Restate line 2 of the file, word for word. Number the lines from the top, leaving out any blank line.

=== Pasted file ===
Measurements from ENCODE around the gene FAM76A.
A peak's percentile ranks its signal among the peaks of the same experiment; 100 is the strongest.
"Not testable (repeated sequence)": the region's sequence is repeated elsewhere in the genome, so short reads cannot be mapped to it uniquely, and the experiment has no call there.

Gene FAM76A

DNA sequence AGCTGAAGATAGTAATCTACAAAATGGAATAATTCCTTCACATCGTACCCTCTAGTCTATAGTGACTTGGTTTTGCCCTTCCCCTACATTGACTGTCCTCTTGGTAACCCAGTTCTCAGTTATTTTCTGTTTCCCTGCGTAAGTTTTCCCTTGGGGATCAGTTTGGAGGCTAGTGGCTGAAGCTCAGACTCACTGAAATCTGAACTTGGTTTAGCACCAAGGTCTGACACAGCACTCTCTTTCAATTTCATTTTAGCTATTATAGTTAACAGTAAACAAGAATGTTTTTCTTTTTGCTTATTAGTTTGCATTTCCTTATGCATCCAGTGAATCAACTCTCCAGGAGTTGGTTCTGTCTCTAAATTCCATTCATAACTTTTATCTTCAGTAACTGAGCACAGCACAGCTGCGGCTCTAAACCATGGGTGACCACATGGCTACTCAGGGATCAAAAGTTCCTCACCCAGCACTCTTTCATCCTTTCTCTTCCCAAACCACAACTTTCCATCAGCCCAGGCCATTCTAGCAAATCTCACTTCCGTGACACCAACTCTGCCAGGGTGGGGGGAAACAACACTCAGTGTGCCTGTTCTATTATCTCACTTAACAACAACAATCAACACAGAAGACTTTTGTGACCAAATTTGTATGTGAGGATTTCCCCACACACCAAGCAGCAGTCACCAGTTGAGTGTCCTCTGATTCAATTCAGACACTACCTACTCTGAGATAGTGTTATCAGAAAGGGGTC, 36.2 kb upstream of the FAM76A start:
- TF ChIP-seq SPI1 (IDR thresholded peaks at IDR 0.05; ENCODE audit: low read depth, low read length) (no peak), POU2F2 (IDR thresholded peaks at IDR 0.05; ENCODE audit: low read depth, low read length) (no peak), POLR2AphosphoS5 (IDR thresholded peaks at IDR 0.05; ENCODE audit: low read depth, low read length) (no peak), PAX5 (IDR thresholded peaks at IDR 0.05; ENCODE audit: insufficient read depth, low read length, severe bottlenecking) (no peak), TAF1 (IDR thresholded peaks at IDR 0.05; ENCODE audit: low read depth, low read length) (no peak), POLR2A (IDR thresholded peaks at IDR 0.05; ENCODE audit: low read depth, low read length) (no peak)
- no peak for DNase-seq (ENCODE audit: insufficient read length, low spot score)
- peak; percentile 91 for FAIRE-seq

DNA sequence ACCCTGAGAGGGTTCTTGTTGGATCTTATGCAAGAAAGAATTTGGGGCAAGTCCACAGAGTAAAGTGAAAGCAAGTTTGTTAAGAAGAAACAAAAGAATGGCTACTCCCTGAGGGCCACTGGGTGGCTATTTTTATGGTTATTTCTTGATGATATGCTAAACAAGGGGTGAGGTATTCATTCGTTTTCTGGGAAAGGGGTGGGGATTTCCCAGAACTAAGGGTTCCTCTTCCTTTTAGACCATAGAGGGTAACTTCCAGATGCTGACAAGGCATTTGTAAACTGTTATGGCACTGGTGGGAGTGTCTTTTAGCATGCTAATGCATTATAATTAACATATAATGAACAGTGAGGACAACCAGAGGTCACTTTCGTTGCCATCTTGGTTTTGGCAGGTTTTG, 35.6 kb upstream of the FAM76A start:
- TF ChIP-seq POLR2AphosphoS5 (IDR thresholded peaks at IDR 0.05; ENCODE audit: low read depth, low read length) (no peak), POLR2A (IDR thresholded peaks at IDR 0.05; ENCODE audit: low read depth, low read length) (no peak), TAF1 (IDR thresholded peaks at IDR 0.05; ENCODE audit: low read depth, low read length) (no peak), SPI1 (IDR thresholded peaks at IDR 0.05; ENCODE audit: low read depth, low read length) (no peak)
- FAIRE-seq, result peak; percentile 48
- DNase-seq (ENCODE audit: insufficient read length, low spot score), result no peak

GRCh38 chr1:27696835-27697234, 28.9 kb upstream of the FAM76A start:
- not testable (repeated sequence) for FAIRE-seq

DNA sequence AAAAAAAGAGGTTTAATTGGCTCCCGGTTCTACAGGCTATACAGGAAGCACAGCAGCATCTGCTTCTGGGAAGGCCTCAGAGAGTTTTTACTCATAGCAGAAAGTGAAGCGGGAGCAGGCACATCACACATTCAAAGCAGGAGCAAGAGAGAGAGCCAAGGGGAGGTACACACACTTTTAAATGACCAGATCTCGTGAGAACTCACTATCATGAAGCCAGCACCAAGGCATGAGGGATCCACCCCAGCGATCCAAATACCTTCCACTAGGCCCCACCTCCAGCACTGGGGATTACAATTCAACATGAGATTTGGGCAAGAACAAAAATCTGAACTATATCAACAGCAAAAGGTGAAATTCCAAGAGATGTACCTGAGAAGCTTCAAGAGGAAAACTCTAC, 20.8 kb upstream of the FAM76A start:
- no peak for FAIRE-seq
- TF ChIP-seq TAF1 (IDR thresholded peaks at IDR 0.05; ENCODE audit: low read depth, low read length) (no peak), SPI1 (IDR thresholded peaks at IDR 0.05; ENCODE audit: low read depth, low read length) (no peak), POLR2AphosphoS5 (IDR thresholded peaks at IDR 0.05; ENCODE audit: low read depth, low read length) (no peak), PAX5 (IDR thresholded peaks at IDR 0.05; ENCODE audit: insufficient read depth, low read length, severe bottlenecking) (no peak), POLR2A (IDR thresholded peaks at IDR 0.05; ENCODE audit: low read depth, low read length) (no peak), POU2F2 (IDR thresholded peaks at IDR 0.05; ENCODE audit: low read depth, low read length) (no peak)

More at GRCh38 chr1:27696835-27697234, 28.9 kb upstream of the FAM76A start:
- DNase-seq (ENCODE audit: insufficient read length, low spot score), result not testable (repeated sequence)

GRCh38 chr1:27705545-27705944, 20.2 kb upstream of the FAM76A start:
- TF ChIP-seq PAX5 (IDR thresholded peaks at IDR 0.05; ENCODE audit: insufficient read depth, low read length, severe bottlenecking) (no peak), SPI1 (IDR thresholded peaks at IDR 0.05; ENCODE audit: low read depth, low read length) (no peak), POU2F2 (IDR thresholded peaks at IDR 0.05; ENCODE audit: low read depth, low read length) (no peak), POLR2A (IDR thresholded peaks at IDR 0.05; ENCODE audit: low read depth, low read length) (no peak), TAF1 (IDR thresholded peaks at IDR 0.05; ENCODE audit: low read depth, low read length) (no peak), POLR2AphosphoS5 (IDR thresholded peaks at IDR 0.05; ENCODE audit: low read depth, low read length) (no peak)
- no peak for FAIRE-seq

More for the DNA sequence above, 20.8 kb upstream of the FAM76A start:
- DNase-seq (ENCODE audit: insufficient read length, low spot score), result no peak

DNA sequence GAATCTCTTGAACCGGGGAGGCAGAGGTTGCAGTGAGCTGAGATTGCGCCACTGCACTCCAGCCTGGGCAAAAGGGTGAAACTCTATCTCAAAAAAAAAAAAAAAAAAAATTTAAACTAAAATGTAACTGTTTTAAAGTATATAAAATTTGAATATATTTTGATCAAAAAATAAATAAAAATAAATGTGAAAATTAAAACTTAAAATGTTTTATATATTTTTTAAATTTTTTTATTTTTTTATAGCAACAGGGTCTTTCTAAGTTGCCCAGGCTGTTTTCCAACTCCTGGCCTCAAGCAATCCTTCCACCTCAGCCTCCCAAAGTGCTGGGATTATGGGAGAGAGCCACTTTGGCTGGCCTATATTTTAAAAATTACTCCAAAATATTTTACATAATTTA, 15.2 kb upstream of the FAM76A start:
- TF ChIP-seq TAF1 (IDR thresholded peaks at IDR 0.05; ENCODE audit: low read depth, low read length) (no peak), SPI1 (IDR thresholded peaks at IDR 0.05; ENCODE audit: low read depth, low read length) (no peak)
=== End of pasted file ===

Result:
A peak's percentile ranks its signal among the peaks of the same experiment; 100 is the strongest.